MAYVILLE – Local health officials fear the number of new COVID-19 infections might be skewed by the lack of reporting at-home tests. That’s why they say it is important for county residents to self-report their diagnosis if they test positive for Coronavirus.
The Chautauqua County Board of Health discussed the issue during Thursday night’s virtual meeting.
“This week we reported 1,743 new cases over 7 days, which is an average of 249 cases per day. That’s a slight decrease from last week when we saw about 265 cases per day,” says Agett. “Considering of course that many people are using rapid tests now, and if those tests aren’t reported to our department, we don’t have a handle on the numbers in the community. So this is a low estimate of the number of cases that we saw in our community last week.”
Epidemiologist Breeanne Agett led the conversation about the underreporting of COVID-19 positives countywide, saying because of increased workloads “contract tracing” is no longer taking place except for at-risk groups, like those under 18 and over 70. That’s why she says personal responsibility is key.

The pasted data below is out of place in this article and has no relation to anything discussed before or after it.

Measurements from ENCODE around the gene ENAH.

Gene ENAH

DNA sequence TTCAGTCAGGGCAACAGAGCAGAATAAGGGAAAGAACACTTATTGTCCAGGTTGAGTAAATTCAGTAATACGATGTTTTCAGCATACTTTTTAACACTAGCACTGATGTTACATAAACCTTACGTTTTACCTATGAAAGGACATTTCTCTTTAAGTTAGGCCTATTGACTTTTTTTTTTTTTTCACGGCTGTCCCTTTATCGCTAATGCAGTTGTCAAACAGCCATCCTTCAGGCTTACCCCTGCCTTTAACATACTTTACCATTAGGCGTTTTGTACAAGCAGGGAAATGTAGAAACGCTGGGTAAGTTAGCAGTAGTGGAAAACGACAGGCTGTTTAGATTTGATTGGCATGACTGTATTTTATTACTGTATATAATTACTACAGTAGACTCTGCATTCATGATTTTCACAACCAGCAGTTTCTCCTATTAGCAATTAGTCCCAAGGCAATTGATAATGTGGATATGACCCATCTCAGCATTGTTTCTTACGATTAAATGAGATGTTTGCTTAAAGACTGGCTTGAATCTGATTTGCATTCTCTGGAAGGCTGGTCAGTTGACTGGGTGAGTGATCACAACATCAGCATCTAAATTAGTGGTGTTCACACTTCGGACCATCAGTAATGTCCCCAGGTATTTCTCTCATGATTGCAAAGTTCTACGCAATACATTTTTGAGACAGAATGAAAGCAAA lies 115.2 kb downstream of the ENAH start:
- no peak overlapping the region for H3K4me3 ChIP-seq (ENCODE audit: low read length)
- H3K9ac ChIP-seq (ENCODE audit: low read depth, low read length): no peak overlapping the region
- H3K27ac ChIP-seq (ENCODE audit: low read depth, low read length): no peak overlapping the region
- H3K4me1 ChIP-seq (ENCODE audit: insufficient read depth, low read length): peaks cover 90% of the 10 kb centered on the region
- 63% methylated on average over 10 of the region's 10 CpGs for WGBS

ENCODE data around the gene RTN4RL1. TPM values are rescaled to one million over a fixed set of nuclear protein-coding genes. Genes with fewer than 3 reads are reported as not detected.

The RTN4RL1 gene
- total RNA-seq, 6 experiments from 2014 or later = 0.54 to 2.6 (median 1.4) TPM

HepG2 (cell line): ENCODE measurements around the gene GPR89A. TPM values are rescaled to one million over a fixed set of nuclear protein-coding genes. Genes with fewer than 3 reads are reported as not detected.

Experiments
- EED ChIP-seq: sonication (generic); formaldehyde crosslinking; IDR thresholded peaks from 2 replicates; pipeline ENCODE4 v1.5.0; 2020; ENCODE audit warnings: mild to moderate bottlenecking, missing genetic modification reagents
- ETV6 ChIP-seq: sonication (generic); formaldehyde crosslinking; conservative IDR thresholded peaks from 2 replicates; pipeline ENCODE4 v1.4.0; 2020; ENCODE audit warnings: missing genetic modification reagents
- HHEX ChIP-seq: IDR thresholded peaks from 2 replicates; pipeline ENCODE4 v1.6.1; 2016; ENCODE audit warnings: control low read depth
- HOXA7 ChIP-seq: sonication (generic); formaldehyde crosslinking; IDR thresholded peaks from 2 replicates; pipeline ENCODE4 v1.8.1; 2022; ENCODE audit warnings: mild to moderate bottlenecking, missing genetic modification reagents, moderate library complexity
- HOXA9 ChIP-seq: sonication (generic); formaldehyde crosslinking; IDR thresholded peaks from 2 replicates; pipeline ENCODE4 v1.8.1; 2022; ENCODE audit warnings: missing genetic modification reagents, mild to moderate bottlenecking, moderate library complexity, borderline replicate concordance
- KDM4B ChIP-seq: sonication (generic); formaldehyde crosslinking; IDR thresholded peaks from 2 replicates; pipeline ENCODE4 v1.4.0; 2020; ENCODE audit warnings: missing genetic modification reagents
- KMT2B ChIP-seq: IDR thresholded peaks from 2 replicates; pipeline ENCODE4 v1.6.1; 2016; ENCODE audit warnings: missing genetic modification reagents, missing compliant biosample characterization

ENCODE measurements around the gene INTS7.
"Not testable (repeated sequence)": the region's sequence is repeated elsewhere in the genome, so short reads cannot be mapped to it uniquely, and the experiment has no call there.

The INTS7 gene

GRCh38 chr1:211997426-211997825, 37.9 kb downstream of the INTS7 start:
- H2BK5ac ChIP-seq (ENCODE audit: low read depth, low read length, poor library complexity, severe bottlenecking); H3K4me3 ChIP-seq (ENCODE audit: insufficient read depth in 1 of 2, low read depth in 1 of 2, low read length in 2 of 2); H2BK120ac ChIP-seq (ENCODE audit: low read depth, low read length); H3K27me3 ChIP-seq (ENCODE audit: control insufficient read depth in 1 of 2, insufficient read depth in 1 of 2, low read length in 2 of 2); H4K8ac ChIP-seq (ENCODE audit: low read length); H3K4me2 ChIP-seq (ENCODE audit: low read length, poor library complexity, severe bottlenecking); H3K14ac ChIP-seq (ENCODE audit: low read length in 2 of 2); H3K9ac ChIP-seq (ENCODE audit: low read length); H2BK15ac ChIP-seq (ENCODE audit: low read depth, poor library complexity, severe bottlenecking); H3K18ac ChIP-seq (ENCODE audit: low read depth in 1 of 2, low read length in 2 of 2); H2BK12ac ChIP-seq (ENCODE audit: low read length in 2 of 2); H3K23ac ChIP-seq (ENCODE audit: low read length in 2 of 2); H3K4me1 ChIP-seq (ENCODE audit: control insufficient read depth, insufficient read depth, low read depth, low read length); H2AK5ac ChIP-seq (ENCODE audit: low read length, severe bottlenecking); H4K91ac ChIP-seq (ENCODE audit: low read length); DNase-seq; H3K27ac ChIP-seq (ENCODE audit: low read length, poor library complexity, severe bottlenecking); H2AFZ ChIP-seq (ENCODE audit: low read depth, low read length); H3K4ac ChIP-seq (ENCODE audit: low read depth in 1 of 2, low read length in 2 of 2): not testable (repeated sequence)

“Stay home if you test positive. Notify your close-contacts and they should be quarantining,” says Agett. “Anybody who does complete a home test or just needs documentation for work is welcome to go to our website chqgov.com and we have isolation and quarantine documents where you can fill in the dates that you were either symptomatic or tested positive. Then you can calculate out the number of isolation days that are necessary.”
The group of health officials are working on a new way to determine how prevalent COVID-19 is countywide; as Director of Environmental Health Bill Boria explains.
“We are starting up a waste water monitoring program that is going to give us a real good general indication of what COVID is doing in our communities,” boasts Boria. “Is it increasing, is it decreasing, is it staying the same? So that’s gonna give us, I think a good measure of what’s happening regardless of who’s testing, who isn’t testing.”
The program, officials say, simply requires residents to use the restroom. Data collected from waste water will then show how prevalent COVID-19 is in the community.